Frontend vs. Backend Development: What's the Difference?

The views expressed in this post are the writer's and do not necessarily reflect the views of Aloa or AloaLabs, LLC.

When it comes to software development, there are two main categories that we break it into: frontend and backend. Frontend development is reflective of what you see as a user. Frontend is everything that's able to be interacted with. Frontend development allows the user to view and interact with data. This can also be referred to as the client side.

Backend development refers to the code behind the scenes. The backend is responsible for the communication between the browser and the database. This is commonly referred to as the server side.

Both frontend and backend development are necessary components to any software development efforts. Without one, the other will not function to its ultimate purpose. Many developers are proficient in both frontend and backend, and are referred to as full-stack developers. Full stack developers are very impressive as with a full stack developer, you only need one person to do the work!

For the purposes of our discussion, we will consider frontend and backend development in the context of web development.

Frontend Development

Frontend development is most often made up of a mix of CSS, HTML, and JavaScript. This commonly runs on your web browser itself (Chrome, Firefox, Safari, etc.).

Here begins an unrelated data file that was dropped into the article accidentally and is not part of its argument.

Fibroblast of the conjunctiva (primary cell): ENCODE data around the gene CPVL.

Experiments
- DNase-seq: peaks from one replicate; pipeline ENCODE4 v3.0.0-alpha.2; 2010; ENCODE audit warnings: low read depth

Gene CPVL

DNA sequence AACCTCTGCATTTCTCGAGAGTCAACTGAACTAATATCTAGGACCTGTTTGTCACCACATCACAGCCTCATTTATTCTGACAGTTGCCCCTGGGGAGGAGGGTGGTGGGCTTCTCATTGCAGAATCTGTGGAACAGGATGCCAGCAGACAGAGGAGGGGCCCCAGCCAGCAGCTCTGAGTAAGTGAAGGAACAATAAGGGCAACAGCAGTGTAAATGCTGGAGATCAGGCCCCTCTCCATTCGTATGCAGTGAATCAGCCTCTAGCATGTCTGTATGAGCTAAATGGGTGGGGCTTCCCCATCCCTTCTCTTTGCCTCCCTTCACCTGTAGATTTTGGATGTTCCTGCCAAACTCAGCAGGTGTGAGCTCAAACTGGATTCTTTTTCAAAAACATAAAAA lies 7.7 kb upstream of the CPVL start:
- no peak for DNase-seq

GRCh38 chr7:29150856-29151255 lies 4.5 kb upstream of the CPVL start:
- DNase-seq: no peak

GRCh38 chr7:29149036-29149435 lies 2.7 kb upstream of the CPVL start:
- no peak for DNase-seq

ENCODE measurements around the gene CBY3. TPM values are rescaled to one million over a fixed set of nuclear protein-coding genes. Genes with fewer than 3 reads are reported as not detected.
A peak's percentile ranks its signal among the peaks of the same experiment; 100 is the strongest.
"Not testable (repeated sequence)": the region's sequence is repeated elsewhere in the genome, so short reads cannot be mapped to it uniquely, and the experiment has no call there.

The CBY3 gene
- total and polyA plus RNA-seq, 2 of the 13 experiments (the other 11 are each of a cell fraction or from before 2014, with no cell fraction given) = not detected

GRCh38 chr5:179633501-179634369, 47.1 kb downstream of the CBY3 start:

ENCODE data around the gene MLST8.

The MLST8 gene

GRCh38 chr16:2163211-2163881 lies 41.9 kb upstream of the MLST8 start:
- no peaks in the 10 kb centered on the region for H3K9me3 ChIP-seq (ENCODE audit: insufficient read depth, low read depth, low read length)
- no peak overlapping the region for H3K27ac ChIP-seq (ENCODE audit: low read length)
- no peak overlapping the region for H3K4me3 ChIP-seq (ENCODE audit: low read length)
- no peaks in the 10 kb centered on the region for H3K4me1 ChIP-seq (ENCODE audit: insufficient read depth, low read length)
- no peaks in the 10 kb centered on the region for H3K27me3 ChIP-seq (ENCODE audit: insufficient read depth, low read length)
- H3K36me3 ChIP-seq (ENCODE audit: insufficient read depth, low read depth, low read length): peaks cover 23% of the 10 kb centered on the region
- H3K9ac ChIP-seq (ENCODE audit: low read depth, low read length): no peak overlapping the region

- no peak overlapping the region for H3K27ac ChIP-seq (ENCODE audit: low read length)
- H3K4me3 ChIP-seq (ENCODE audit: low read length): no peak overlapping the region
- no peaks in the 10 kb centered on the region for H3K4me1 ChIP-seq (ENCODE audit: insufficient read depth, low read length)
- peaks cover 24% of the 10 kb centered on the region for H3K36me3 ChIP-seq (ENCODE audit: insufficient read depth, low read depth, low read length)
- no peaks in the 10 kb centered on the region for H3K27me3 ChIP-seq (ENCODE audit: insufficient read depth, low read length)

A desk with a desktop computer, laptop and phone

If you want to get started and learn frontend development, we've got some tips for you! For starters, you're going to want to learn HTML and CSS. These are core pillars of frontend development, so you need to be sure you get really good at it. Once you start to get it down, we recommend you start playing around with it. Build cool stuff. This should be a lot of fun!

Backend Development

Backend development is made up of programming languages such as Java, PHP, Ruby, Python, .Net, and more.

The backside of a computer hard drive

If you're interested in learning backend development, you're going to want to start in a slightly different spot: data structures and algorithms. If you start with the basics, it will become easier when things get more complicated. Once you've got that down, you'll likely want to choose a framework to start working on. I'd research what languages are common for what you're interested and looking to do!

If you aren't sure where exactly to get started to begin learning, you can take a look at many different sites, such as Codecademy, Udacity, Coursera and Udemy.

Our resources page have some more info on how to jump into development once you're ready. If you have other questions, don't be a stranger! Email us at

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